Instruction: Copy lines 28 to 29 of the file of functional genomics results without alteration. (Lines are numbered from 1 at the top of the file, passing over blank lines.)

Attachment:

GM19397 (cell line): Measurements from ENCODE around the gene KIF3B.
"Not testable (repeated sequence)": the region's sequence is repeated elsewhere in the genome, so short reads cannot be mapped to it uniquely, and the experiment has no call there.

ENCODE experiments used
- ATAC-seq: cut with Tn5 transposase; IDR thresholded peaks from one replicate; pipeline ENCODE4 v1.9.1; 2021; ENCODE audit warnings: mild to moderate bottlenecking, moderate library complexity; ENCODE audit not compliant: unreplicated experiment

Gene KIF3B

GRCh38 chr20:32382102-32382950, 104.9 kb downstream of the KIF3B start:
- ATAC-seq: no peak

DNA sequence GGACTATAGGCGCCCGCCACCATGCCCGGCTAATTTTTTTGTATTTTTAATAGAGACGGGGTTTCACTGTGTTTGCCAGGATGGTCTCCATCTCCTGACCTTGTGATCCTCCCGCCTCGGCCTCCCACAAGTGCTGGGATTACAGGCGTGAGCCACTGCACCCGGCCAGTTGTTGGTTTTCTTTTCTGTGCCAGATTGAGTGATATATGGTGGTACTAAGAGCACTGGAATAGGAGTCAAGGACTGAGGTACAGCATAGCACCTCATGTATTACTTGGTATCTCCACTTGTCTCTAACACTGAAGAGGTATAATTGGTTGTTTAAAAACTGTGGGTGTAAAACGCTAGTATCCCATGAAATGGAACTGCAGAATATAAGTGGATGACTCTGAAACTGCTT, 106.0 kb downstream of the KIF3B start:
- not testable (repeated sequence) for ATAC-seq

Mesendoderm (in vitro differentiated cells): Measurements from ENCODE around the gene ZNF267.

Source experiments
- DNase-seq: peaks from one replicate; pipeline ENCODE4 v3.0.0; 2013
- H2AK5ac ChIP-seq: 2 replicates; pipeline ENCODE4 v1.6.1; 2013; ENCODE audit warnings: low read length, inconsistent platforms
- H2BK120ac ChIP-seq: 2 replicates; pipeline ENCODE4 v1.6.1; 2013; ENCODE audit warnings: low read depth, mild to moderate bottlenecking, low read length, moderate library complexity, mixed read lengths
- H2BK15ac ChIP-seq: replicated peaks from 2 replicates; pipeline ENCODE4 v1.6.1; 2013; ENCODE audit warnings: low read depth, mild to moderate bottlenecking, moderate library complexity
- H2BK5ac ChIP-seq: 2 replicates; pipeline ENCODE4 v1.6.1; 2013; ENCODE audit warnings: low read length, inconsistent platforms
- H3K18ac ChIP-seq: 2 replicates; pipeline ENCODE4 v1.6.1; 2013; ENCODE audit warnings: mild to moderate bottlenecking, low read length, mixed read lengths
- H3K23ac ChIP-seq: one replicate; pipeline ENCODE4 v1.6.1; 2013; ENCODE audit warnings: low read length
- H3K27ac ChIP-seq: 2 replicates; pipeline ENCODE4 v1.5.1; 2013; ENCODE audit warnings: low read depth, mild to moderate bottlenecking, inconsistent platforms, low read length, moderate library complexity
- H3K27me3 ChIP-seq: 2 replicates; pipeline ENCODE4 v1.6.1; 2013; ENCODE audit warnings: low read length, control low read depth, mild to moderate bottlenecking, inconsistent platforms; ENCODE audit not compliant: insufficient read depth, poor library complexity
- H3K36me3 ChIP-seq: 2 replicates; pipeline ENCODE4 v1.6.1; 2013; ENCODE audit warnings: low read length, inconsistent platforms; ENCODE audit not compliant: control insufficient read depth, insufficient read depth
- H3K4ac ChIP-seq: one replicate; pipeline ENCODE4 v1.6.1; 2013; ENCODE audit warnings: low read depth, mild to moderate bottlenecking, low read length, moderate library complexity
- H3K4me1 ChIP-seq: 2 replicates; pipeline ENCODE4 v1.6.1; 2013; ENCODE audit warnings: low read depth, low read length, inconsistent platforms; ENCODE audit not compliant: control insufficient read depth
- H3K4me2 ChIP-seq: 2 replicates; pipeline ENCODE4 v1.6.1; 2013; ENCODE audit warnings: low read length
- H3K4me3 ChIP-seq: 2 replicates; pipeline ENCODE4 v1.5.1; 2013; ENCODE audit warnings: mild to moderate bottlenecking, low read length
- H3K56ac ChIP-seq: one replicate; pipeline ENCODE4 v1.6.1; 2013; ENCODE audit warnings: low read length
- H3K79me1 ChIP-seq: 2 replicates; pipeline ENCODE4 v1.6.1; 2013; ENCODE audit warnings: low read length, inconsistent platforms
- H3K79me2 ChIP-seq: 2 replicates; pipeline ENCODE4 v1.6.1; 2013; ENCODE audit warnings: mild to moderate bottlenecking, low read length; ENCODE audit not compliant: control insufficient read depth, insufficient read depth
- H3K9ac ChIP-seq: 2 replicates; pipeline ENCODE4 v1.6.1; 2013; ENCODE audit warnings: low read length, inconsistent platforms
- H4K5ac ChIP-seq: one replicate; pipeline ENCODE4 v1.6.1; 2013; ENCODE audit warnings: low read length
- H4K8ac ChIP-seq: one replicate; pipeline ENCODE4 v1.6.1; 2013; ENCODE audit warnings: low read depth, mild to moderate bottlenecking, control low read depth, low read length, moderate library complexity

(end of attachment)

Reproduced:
- H3K79me2 ChIP-seq: 2 replicates; pipeline ENCODE4 v1.6.1; 2013; ENCODE audit warnings: mild to moderate bottlenecking, low read length; ENCODE audit not compliant: control insufficient read depth, insufficient read depth
- H3K9ac ChIP-seq: 2 replicates; pipeline ENCODE4 v1.6.1; 2013; ENCODE audit warnings: low read length, inconsistent platforms